Religious Freedom Is a Tenet of Foreign Policy, Obama Says

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from The New York Times,

President Obama on Thursday scolded China, Iran, North Korea and other countries known for repressing religious minorities and declared that promoting freedom of faith around the world was a central goal of American foreign policy.

Speaking at the annual National Prayer Breakfast, Mr. Obama singled out the government in Beijing and urged it to do more to allow Christians and others to worship. He also called on North Korea to release a Christian missionary held for the last 15 months and insisted that Iran release a Christian pastor held for more than 18 months.

“History shows that nations that uphold the rights of their people, including the freedom of religion, are ultimately more just and more peaceful and more successful,” Mr. Obama told a hotel ballroom audience of 3,500 people. “Nations that do not uphold these rights sow the bitter seeds of instability and violence and extremism. So freedom of religion matters to our national security.”

The president used the breakfast to lavish praise on Pope Francis, whom he plans to visit at the Vatican next month and whose messages on economic injustice around the world have coincided with Mr. Obama’s focus on income inequality in the United States.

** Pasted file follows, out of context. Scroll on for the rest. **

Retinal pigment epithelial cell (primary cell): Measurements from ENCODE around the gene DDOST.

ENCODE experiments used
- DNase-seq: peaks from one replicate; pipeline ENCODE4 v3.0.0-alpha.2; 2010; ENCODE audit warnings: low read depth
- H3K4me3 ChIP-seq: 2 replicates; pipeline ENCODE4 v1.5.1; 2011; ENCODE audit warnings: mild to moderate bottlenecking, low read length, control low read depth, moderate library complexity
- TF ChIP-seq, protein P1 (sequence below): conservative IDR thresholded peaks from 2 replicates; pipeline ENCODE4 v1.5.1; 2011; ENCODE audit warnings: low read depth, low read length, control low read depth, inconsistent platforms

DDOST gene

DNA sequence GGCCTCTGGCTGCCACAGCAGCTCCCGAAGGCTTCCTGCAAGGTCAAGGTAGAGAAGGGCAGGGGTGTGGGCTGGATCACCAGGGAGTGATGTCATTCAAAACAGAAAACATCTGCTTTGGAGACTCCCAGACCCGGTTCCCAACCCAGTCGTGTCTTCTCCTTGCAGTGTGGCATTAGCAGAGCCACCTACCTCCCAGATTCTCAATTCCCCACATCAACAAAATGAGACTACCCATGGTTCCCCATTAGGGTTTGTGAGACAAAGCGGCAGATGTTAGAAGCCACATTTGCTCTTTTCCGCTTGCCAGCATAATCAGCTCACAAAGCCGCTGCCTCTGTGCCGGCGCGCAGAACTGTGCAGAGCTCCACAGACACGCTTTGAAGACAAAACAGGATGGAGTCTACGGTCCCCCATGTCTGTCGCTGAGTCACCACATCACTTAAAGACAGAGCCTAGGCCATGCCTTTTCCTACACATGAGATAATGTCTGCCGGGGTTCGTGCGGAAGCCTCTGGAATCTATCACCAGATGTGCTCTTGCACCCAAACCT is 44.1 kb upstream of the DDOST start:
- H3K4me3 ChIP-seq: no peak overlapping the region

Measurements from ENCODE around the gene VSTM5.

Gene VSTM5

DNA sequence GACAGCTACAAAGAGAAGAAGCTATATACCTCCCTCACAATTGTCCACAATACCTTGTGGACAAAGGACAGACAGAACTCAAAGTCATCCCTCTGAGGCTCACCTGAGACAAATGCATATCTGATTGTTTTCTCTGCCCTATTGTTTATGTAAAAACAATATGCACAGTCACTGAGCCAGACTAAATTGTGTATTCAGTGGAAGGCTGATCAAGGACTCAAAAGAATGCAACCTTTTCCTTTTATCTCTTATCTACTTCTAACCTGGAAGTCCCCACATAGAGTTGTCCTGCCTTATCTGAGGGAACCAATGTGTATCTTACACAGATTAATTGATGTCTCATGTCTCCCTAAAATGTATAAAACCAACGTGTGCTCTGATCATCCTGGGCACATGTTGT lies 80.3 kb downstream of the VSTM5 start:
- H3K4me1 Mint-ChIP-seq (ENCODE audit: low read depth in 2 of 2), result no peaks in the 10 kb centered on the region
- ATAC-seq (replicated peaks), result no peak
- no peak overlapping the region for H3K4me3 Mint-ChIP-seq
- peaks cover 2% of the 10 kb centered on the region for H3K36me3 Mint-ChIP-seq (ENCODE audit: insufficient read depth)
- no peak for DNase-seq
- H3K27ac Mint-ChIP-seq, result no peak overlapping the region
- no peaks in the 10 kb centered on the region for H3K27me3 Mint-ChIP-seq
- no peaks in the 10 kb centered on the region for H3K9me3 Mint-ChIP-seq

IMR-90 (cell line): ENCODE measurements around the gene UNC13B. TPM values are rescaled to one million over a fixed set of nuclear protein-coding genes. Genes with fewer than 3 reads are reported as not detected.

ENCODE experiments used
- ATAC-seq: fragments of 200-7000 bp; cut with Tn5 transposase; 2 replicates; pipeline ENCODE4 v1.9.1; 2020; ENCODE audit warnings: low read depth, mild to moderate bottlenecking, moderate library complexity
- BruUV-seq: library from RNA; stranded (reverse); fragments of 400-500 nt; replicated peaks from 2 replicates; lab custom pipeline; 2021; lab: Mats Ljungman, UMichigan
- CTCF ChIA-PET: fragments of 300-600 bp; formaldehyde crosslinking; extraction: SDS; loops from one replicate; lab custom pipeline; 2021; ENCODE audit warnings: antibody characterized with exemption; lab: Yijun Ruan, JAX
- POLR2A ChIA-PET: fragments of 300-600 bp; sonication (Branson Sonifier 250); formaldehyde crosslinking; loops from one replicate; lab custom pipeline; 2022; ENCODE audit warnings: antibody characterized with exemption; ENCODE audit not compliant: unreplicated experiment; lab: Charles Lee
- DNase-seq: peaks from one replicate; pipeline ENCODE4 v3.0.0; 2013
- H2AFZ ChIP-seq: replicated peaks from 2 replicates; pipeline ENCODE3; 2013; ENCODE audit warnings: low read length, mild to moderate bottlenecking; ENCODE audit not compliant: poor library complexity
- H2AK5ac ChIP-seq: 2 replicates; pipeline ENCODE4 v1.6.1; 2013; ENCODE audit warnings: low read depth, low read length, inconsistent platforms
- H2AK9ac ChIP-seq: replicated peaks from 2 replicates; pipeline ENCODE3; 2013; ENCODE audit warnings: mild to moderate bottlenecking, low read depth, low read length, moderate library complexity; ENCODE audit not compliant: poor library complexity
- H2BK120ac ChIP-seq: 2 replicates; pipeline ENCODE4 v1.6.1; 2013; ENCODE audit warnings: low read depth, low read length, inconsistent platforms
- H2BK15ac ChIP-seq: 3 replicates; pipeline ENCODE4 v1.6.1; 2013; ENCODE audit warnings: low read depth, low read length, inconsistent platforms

Mr. Obama’s attention to religious freedom issues has sometimes been criticized. He did not nominate someone to fill the congressionally authorized position of ambassador at large for international religious freedom until the summer of his second year in office and his eventual nominee, Suzan Johnson Cook, was not confirmed until April 2011.

She stepped down in October and has yet to be replaced. Mr. Obama had no nominee to announce by Thursday’s breakfast and so was left to promise vaguely that he looks forward to nominating a replacement, offering no timetable.

Mr. Obama said he had been “elevating our engagement with faith leaders and making it a regular part of our diplomacy” and cited several nations in particular, including Burma, Nigeria, Sudan, South Sudan, Pakistan, Egypt and Syria.

In discussing China, he tempered his criticism in recognition of other American interests in working with Beijing.

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